AF fighter wing doubles 'smart' bomb ability
TAEGU, South Korea — A U.S. Air Force fighter wing in South Korea has doubled its ability to drop high-tech “smart” bombs.
The bombs pinpoint targets without being aimed by the pilot and are the same type used in the April 7 air strike against what was thought to have been Saddam Hussein’s bunker in Baghdad.
A recent high-tech equipment upgrade means all F-16 fighters in Kunsan Air Base’s 8th Fighter Wing can now attack targets with the JDAM, or joint direct attack munition, said 1st Lt. Herb McConnell, a wing spokesman.
Until recently, only one of the wing’s squadrons had been fitted with the gear needed to employ JDAMs.
Upgrades were completed recently to the F-16Cs of the wing’s 80th Fighter Squadron, which flies the aircraft’s Block 30 variant. The wing’s other combat unit, the 35th Fighter Squadron, got the upgrade about a year ago. It flies the Block 40 variant.
Pilots simply feed the target’s map coordinates into the JDAM’s inboard computer, release the bomb, and fly off, a process known as “fire and forget,” said Lt. Col. Eric Schnitzer, the 80th’s commanding officer.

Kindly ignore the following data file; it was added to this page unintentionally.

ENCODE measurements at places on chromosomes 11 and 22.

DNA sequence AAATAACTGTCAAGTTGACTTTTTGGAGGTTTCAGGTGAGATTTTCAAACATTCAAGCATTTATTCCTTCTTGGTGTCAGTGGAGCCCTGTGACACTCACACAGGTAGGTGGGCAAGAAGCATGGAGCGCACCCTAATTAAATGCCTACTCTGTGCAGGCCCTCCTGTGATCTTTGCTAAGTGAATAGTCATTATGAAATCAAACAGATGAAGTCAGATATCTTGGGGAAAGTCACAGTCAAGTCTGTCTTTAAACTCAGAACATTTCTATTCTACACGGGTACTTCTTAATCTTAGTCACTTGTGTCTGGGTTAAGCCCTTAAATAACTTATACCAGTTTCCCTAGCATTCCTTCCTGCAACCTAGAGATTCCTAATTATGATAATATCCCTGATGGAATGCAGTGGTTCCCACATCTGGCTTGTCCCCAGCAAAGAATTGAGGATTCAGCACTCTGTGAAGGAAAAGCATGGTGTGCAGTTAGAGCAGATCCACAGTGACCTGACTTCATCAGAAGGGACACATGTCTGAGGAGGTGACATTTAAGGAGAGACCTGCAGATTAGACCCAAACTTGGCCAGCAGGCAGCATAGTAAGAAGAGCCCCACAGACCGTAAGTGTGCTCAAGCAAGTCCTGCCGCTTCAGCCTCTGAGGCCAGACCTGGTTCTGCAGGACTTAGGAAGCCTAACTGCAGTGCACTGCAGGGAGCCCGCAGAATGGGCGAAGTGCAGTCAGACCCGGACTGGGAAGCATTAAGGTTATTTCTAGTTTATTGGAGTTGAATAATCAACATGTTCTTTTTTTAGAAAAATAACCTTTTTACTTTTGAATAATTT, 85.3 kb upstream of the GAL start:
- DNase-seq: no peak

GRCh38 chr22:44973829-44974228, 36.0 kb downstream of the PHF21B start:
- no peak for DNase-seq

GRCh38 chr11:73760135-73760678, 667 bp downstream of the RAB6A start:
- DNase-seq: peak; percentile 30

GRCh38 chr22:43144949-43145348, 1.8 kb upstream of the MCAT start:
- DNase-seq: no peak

The bomb’s high-tech gear finds those coordinates with the help of global positioning satellites, and homes in on the target, he said.
“The big benefit is, you can’t hide now,” said Schnitzer. “We can strike it all-weather, we can strike it day-night, we can strike it if you try to put up a smokescreen, we can strike it if you try and hide it in a place that’s not easy for us to pick out.”
Both squadrons already had the ability to use other types of high-tech munitions, like laser-guided bombs.
Schnitzer made a July 2 practice flight dropping two JDAMs on a bombing range on South Korea’s Chik-Do Island. The inert training bombs don’t explode. Both went straight to their targets, Schnitzer said.
“What really sets it apart is, it has its own navigation system in the bomb,” said Schnitzer. “Basically what that bomb is doing is going toward the set of coordinates we told it to, which means I don’t have to actually look at the target for the bomb to hit near-precision.”
Schnitzer’s squadron would have eventually been fitted with the gear needed to drop JDAMs.
But they got it early thanks to the Iraqi war, said Schnitzer.
Loading a JDAM is little different from loading other bombs, said Staff Sgt. Dane Bressler of the 80th Aircraft Maintenance Unit. The JDAM takes maybe 45 to 50 minutes, some 15 minutes longer than other types because its smart-bomb technology requires a special cable hookup.
Schnitzer became the first active-duty U.S. Air Force pilot to drop a JDAM from a Block 30 on July 2.
That’s something Bressler’s crew didn’t know when they loaded Schnitzer’s aircraft the night before.
“We had no idea…until the next day,” said Senior Airman Ian Owens, part of Bressler’s crew. “The only instruction we were given by our boss was, ‘Hey, there’s two JDAMs that have to be loaded.’ We just did it as we would normally do it when we train.”